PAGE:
“The Tell-Tale Heart” is a short story wherein Edgar Allan Poe exposes the quintessential conflict of humanity. That is, to surrender to the voice in our heads encouraging action deleterious to ourselves, or to muffle that voice in exchange for internal torment. Poe gives a name to this voice, the imp of the perverse, which causes men to do things they should or would not do otherwise. He exhibits this theory in the narrator of “The Tell-Tale Heart” and his inner struggle after his murder of an old man. Poe illustrates the imp of the perverse as an inevitable aspect of human nature that even he himself cannot escape.
The narrator of “The Tell-Tale Heart” is coerced into murdering the old man by his own imp of the perverse. At the beginning of the short story, the narrator explains how it was “impossible to say” exactly how the thought of killing the old man first came into his mind. He was not able to identify the source of his evil thoughts because the imp is an intangible feeling disguised among our own emotions. His thoughts had must have had a nonsensical source as the narrator “loved the old man” and had no economic reason to kill him. However, the narrator justifies the murder by explaining his hatred for the old man’s vulture-like eye. This “eye” has the same phonetic pronunciation of the letter “I” as in the self. This illustrates how the imp of the perverse, which is a characteristic of the self, is the cause of the narrator’s murderous thoughts. He is trapped within his own mind and needs to do something drastic in order to escape. This is similar to Edgar Allan Poe’s seclusion within his own mind due to the many deaths in his family, forcing him to feel powerless when not writing. While the narrator’s madness is exhibited in his actions, emotions, and thoughts, he endeavors to convince the audience of his sanity. Poe makes the narrator believe he is sane to articulate the idea that insanity, while seen as a disease or disability, is actually a social norm. Everyone has the imp in his/her head, tempting him/her to go against accepted traditions or practices by acting just a little “mad.”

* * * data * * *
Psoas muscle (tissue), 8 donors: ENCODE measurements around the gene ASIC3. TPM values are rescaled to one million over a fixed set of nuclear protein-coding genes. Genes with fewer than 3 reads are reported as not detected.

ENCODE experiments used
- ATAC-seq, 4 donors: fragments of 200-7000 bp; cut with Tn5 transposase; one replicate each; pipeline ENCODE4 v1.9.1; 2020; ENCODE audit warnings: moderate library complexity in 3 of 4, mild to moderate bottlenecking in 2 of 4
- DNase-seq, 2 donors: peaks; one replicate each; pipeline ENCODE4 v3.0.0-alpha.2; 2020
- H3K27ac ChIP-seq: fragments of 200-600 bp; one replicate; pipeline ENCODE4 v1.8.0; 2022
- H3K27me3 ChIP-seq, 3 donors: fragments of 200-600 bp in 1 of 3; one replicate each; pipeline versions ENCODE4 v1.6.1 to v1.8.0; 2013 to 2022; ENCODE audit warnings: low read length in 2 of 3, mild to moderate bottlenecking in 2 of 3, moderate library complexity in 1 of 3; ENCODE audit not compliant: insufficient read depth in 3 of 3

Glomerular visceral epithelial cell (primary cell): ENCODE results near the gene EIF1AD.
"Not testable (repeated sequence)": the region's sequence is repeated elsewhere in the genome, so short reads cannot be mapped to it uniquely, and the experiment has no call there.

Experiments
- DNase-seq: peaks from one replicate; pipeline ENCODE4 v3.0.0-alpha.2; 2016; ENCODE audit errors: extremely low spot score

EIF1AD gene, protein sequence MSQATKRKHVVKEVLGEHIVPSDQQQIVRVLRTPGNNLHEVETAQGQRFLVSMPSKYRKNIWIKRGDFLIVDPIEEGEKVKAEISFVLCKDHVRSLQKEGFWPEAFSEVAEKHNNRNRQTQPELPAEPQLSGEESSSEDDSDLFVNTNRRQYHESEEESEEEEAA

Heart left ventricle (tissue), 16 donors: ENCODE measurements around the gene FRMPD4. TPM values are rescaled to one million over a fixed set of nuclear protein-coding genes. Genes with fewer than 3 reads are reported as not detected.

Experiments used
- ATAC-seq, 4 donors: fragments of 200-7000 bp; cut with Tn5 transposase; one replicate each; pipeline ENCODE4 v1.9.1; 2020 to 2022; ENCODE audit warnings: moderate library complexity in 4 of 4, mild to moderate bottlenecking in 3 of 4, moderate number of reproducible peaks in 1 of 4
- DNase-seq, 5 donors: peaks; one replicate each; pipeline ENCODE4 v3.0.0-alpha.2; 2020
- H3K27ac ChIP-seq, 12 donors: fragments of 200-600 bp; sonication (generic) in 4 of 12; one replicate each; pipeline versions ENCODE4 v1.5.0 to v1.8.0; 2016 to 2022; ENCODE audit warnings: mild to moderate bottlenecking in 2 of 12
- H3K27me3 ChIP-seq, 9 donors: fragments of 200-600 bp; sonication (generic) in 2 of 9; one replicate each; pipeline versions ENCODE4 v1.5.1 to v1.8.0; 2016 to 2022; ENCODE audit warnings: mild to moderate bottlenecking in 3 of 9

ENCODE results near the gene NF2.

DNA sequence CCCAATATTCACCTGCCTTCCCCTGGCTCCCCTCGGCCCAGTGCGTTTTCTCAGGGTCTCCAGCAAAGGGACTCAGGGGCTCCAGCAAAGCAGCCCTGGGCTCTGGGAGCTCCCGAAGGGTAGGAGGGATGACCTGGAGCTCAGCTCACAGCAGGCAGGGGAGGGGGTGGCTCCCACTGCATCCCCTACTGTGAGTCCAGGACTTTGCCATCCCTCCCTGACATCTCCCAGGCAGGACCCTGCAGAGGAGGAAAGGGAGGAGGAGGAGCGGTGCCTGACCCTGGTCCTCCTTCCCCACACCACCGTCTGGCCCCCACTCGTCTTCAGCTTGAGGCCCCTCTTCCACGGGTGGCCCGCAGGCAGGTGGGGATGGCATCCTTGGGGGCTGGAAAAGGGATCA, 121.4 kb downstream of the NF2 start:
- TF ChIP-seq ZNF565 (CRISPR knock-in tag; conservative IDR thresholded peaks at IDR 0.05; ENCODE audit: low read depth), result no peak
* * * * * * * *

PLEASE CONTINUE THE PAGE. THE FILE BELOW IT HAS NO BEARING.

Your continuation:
The narrator’s imp of the perverse also acted to his detriment by provoking him to admit his crime to the police. As the police officers were spending time with him after he committed the murder, the narrator began to hear what he thought was the old man’s beating heart and felt he “must scream or die.” He so deeply felt the need to confess that it physically pained him. However, it was not guilt but the imp of the perverse that caused this. It is obvious the narrator felt no remorse for his actions because he describes the ingenious murder as a “triumph” and laughs when discussing exactly how careful he was in its planning and execution. Yet, the imp of the perverse caused him to turn himself in even though he most likely would have gotten away with the crime. The fact that he would have gotten away with the crime.